Save Midwifery in Ireland sign now

Maternity services in Ireland are in great crisis. Midwifery care is grounded by the respect for each woman and her right to choose what is best for her and her family. Some big changes need to be made in order to give women what they deserve. Please sign this to support a change which affect so many women and their families in Ireland.

According to latest figures from the National Perinatal Reporting System (ESRI)
- Between 2007 and 2008 there has been a 5 per cent increase in births
- 75,587 births in 2008
- Birth rate of 17 per 1,000 population the highest of the 27 EU countries in 2008
- Current Caesarean section rate of 27.1 per cent marks an increase of 4.1 per cent between 1999 and 2008
- We stand only 13th of 20 EU countries in respect of good perinatal outcomes- 12 countries have lower rates of perinatal mortality than we have

Additional aspects of the crisis include the following:
- Our maternity units are understaffed throughout: according to the KPMG study of the three Dublin maternity hospitals in 2009, they were almost 300 (293) staff short of what they require for safety
- We have high rates of routinised interventions, according to the Cuidiu national surveys, preventing women with low-risks from having normal births
- Our maternity hospitals and maternity units do not routinely use evidence-based care as set out in the UK NICE guidelines
- The AIMSI 2010 national survey indicates widespread unease and dissatisfaction of women with our maternity services
- Initial antenatal consultations can be as short as 10 minutes, even for first-time mothers
- Many of these initial consultations may come in the second trimester of pregnancy rather than the first because of shortages of resources
- Water birth is NOT used at all in any RoI maternity unit, yet it is promoted by RCM and RCOG in UK and UK NICE guidelines also promote it for safe birth to help women give birth without epidural pain relief (epidural pain relief leads to increased instrumental deliveries of babies with resultant trauma for babies)
- Postnatal support is negligible within the community, leaving women unsupported, especially first-time mothers, at a critical point in their lives
- Our newly qualified four year degree midwives, who are urgently needed to bring staffing levels up to complement, are unable to find work here and are emigrating
- In respect of home births, our rates are woefully low by comparison with the UK and woefully under-supported by the HSE and our maternity units.
- Sections 24 and 40 of the proposed Nurses and Midwives Act, if passed unamended, will criminalise midwives working as independent community midwives to support women in home births

Irish Data to Support Change
The lack of extensive support for genuine midwifery-led care leaves our services spending far in excess of what they should, resulting in far less than optimum care for women and babies. Any birth where interventions are involved: instrumental delivery, Caesarean section and epidurals ups the overall costs considerably with no benefit to the woman and her baby for normal low-risk women.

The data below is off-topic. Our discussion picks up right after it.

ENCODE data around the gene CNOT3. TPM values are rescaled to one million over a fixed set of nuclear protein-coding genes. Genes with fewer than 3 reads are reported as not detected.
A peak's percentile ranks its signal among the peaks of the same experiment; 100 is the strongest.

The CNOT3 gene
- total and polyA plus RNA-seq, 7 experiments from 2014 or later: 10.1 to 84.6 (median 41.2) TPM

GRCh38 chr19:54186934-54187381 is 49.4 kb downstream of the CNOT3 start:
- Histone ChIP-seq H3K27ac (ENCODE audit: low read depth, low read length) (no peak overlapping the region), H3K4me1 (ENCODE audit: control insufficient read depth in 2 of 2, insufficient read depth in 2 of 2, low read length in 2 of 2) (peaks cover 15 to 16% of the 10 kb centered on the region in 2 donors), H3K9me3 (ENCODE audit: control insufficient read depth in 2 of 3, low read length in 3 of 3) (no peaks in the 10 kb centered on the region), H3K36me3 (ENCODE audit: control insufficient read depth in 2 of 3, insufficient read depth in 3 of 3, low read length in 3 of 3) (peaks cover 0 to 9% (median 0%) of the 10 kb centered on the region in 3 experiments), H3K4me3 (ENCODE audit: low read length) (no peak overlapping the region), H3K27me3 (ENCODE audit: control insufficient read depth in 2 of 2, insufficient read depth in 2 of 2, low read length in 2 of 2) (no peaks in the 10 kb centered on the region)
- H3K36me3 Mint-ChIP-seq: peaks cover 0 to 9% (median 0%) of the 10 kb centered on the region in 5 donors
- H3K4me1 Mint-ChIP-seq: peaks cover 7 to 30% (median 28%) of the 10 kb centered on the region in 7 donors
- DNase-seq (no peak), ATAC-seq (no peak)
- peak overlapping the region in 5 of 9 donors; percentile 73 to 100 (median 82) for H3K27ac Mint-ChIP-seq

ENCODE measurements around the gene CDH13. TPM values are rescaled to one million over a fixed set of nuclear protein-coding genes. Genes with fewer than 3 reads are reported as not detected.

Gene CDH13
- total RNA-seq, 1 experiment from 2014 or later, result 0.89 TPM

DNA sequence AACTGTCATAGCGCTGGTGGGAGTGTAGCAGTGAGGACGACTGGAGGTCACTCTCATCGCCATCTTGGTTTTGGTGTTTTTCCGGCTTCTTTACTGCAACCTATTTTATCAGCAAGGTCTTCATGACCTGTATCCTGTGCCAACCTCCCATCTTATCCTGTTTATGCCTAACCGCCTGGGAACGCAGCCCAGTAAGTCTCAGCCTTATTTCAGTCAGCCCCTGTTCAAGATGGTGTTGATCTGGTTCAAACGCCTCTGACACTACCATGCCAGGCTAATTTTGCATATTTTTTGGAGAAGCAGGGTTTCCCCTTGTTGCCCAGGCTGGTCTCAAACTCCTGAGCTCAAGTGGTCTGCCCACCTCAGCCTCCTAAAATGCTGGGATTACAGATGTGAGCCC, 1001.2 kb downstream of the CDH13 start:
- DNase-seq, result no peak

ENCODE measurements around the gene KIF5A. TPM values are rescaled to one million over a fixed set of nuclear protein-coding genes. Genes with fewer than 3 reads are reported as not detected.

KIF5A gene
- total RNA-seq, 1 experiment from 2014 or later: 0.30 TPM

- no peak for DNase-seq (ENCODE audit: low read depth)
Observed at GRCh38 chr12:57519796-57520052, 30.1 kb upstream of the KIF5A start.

The randomised controlled trial study of the two pilot midwifery-led units in the HSE northeast, the MidU study ( School of Nursing and Midwifery, Trinity College Dublin (2009) An evaluation of midwifery-led care: the Report of the MidU Study. Dublin: HSE) indicates overwhelmingly that midwifery-led care has better outcomes for mothers and babies and is economically a much more cost-effective model of care than the conventional consultant-led care currently available for normal low-risk women in our public maternity hospitals.

What we demand:
- that every woman has a genuine option of electing to have and being able to access midwifery-led care
- that Sections 24 and 40 of the Nurses and Midwives Bill be amended as a matter of urgency before the state faces High and Supreme Court actions about their unconstitutionality
- that a substantial sum of the 1.3 billion in fees from the banks arising from the 2008 Eligible Liabilities Guarantee now held in an account in the Central Bank be utilised to do the following:
- expand the scope of the midwifery led units in the HSE northeast
- establish midwifery-led units in the three Dublin hospitals, as well as in Cork, Galway, Limerick et al.
- expand proper support for home birth schemes and self-employed community midwives in Dublin, the southeast (Wexford/Waterford), Cork and Kerry
- initiate these tried and tested home birth schemes elsewhere in the country
- establish ongoing posts for newly graduated midwives, so that we do not lose them in a brain drain like that of the 1980s
- restore the 36 week payment of 80\% baseline salary to fourth year midwifery students

These measures can also be funded through:
- the downsizing of current consultant-led units with resultant savings for Midwifery-led units which will deliver better care and outcomes
- strict enforcement of consultants public contracts
- strict enforcement of a 100,000 Euro ceiling on all HSE administrative and managerial scales of pay

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